Ballycarry Community Association has been awarded a grant to enable exploration of the potential for an Ulster Scots interpretive centre to be located in the area.
The grant for £17,500 has been awarded by the Ministerial Advisory Group on the Ulster Scots Academy (MAGUS) and will result in consultants examining the potential for a centre in the village or surrounding area to tell the Ulster Scots story.
The association says it also wants to examine arts and cultural programmes which will ensure any centre would have a long-term potential and also assist in local employment opportunities.
Valerie Beattie, chairperson of the Association, said: “We have been working in the cultural and historical field for many years now, and believe that the unique heritage of the area can have benefits today, through the development of such a centre, which would create employment and bring tourists to Ballycarry.”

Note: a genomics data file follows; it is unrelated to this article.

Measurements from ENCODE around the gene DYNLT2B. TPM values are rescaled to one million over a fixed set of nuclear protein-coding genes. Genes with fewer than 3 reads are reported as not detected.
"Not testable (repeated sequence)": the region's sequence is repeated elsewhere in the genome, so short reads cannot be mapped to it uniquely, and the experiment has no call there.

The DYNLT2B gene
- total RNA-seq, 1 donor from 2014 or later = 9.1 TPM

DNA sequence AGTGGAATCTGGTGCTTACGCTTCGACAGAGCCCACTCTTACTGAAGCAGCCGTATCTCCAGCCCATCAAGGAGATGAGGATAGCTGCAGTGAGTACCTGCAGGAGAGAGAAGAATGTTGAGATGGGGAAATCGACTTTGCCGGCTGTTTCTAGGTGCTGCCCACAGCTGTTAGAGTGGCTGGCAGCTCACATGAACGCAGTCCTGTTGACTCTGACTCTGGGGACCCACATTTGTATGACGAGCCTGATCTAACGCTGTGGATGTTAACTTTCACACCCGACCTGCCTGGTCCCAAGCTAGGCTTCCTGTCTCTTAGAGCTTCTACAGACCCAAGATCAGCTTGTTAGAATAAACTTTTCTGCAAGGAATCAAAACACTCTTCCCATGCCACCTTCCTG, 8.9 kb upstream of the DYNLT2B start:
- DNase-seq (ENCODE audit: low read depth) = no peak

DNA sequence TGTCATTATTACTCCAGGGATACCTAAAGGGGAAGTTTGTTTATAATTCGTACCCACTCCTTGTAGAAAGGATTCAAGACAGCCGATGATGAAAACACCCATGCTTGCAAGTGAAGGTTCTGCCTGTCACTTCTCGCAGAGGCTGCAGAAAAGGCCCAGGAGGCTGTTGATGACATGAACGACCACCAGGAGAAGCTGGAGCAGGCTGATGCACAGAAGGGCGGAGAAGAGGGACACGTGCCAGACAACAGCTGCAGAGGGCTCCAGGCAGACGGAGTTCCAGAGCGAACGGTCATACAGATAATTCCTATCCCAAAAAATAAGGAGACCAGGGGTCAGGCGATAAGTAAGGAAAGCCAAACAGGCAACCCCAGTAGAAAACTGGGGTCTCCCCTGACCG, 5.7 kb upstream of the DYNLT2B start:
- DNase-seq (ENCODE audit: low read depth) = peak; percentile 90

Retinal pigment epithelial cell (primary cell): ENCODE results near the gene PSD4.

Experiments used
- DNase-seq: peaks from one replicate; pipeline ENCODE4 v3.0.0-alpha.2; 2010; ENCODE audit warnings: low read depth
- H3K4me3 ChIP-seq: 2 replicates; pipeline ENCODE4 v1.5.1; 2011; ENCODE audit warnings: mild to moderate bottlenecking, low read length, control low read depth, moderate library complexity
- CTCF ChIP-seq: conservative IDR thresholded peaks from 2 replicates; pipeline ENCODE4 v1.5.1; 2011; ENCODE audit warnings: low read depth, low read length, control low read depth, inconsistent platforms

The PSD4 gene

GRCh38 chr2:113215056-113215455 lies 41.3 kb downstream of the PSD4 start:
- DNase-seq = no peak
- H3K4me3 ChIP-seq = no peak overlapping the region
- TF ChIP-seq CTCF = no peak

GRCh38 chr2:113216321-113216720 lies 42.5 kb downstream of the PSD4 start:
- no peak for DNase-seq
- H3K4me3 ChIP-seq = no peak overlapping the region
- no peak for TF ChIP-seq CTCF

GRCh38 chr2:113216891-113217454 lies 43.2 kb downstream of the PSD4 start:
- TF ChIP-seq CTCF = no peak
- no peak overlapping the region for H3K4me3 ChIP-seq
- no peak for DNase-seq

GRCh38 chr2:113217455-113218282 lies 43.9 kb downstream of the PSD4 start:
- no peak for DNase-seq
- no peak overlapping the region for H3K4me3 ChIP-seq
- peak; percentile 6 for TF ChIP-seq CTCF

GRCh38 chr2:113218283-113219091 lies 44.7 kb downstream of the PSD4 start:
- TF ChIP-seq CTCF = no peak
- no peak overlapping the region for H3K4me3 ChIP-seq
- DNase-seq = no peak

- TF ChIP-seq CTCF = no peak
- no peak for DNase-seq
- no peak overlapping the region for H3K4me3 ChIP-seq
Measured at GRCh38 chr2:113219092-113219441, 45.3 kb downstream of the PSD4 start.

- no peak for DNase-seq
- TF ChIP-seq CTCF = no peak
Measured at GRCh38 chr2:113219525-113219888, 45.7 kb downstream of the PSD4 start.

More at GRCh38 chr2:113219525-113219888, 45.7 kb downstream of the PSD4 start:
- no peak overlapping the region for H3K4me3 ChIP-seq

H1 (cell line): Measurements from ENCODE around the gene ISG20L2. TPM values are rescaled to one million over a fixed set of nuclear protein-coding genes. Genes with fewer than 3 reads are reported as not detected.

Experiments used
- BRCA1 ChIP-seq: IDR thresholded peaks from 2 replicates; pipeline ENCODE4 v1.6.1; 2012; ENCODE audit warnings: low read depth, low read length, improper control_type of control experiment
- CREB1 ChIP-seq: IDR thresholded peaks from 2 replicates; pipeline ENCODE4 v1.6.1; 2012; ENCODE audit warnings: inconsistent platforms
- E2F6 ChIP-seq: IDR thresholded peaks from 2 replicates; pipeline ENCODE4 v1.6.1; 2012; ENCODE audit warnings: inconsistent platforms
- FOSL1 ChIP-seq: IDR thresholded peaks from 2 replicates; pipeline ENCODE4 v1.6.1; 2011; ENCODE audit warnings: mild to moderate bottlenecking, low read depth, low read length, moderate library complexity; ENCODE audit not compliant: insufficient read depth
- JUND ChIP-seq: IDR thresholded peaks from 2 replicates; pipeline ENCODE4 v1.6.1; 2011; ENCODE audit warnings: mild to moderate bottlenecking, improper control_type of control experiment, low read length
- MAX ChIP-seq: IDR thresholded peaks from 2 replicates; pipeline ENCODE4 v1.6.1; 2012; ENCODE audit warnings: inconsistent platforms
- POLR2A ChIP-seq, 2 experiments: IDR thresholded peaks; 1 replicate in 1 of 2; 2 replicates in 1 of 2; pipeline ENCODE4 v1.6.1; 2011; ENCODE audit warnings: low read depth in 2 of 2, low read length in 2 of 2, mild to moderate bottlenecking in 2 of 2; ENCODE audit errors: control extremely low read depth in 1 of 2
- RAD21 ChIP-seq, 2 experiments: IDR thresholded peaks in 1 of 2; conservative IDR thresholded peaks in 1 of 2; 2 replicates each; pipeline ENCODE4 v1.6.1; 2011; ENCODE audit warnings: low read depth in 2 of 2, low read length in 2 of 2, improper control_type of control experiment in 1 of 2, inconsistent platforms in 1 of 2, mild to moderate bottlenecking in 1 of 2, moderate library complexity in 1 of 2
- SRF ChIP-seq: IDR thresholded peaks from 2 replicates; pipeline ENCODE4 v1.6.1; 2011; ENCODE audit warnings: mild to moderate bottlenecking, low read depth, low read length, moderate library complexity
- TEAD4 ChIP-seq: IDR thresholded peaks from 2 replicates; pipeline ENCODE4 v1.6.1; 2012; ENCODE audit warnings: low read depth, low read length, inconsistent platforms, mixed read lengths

Mrs Beattie said that Ballycarry Community Association has already shown, through the annual Broadisland Gathering, the potential for visitors and benefit to the area, now we want to see consideration of a permanent centre which would be a significant destination for visitors and tourists interested in Ulster Scots heritage,
“Over the next weeks we hope that many groups and individuals will engage with the consultant appointed to deliver this feasibility study,” she said.
The MAGUS group is an advisory group to the Department of Culture, Arts and Leisure Minister and the grant to the Ballycarry group is one of a number which were successful through a recent application process.